FOR IMMEDIATE RELEASE
May 9, 2012
Washington, D.C. – May 9, 2012 — Tudor Place Trustees, neighbors, and other supporters gathered yesterday evening in the historic Georgetown estate’s North Garden to dedicate the National Historic Landmark’s newly restored Box Knot Garden. The project restored the feature to its appearance in 1933, which itself replicated its earliest incarnation.
“This is the first significant garden restoration to be completed at Tudor Place since it passed out of private hands in the 1980s,” said Executive Director Leslie Buhler. “On a practical level, the restoration enables more sustainable horticultural practices and helps ensure this historic feature’s hardiness and growth. On a symbolic level, it exemplifies the high standards we have established for site-wide preservation efforts.”
Such improvements are only achieved through the help of dedicated donors, noted Geoffrey Baker, Vice President of the museum’s Board of Trustees, during the ribbon-cutting ceremony. He thanked J. Bruce Whelihan, Trustee of The Ruth S. Willoughby Foundation, for the significant grant that funded theproject.
Mr. Whelihan praised the Box Knot restoration as a positive step toward ensuring the entire site’s future. A Tudor Place Trustee, Mr. Whelihan noted, “These are exciting times with plans under development to fully preserve the house, collection, and garden and, at the same time, provide exhibition and dedicated education spaces.”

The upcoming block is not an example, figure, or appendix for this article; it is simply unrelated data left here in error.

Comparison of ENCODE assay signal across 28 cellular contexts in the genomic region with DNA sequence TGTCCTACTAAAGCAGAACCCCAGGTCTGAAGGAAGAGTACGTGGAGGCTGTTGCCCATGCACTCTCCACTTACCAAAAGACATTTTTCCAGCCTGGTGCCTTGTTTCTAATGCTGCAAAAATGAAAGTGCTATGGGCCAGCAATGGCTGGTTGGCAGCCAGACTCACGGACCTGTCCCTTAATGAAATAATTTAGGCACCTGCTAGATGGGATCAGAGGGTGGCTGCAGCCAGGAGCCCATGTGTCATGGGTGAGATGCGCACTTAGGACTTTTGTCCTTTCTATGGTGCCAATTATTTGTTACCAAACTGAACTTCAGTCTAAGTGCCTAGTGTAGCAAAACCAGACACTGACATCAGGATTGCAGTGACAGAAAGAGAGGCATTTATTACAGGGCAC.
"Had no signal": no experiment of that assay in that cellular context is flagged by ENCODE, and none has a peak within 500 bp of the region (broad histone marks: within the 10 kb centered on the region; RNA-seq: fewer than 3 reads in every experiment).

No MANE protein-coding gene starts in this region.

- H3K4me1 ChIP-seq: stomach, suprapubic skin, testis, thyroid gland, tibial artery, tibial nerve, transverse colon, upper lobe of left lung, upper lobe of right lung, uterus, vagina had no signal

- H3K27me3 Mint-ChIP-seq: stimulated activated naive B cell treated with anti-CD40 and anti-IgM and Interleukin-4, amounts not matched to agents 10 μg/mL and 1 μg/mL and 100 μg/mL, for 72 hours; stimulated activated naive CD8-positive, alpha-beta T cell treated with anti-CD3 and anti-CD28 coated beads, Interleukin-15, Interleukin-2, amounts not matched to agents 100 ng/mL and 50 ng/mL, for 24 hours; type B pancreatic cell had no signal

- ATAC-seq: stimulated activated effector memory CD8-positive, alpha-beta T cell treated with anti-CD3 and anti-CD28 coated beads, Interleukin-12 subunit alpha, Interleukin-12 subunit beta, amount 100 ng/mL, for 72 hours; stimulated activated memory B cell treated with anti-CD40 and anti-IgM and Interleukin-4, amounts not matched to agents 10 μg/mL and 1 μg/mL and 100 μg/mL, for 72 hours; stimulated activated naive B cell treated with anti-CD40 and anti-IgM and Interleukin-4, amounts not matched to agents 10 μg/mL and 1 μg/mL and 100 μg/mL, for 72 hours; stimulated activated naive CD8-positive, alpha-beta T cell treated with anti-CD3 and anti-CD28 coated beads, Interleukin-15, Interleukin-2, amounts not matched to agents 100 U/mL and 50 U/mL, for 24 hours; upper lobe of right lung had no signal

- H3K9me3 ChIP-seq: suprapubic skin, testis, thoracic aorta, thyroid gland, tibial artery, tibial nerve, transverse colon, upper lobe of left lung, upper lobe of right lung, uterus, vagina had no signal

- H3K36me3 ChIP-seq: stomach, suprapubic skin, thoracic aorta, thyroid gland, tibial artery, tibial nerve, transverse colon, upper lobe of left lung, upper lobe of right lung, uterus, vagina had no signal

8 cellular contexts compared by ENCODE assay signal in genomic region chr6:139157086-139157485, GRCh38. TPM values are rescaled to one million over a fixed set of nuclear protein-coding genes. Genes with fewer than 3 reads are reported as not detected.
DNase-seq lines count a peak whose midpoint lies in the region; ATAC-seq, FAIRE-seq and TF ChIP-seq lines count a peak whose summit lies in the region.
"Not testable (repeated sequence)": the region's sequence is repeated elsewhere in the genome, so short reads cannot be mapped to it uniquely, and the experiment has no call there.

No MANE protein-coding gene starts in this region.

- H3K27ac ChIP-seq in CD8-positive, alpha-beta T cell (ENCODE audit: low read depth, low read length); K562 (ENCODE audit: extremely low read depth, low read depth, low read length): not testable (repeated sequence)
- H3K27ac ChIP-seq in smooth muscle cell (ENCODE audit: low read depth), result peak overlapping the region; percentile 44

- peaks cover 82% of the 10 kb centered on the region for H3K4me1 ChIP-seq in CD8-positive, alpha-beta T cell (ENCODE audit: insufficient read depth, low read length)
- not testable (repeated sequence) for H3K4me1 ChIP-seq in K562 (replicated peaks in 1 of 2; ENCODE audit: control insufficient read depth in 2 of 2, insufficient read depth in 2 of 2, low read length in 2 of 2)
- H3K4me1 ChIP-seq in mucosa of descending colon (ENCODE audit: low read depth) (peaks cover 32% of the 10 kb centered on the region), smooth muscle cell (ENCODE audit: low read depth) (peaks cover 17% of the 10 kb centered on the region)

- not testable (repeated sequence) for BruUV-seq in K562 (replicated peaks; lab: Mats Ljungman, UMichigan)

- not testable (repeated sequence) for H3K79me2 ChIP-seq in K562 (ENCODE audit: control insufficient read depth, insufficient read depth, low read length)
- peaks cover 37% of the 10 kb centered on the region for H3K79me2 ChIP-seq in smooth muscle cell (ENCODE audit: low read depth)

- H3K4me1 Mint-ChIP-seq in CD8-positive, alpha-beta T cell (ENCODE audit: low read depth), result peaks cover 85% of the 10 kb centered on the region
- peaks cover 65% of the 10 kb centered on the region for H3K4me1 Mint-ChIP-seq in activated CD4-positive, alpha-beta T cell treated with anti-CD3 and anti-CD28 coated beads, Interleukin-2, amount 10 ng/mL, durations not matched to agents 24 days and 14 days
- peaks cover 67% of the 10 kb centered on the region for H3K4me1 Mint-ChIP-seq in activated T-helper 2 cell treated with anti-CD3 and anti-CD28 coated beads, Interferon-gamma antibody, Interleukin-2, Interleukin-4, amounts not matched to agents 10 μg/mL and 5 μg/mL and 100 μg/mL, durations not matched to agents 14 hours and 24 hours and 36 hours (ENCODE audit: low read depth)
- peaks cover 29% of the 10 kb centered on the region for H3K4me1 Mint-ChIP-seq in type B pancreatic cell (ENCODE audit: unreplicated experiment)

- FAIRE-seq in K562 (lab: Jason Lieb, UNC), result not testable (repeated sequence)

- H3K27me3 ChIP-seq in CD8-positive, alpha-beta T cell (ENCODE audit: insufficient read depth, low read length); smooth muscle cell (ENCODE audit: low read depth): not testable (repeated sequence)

The restoration echoes an effort undertaken in the 1930s by owner Armistead Peter, Jr., and his son Armistead Peter 3rd. They recreated in large part the original 1816 Box Knot once tended by Martha Custis Peter, granddaughter to Martha Washington, and her husband Thomas Peter, the home’s founding owners. In recent years, the garden’s geometric hedges inlaid with rose bushes were increasingly stressed by poor drainage and changing climatic conditions, requiring frequent watering.
Director of Gardens & Grounds Suzanne Bouchard, who guided the restoration, described to attendees how the plant beds were excavated and their shrubs replaced with a new variety of boxwood more suited to D.C.’s climate. Roses, including specimens dating to the home’s earliest years, were temporarily removed and restored to their original locations, where they are now blooming prodigiously.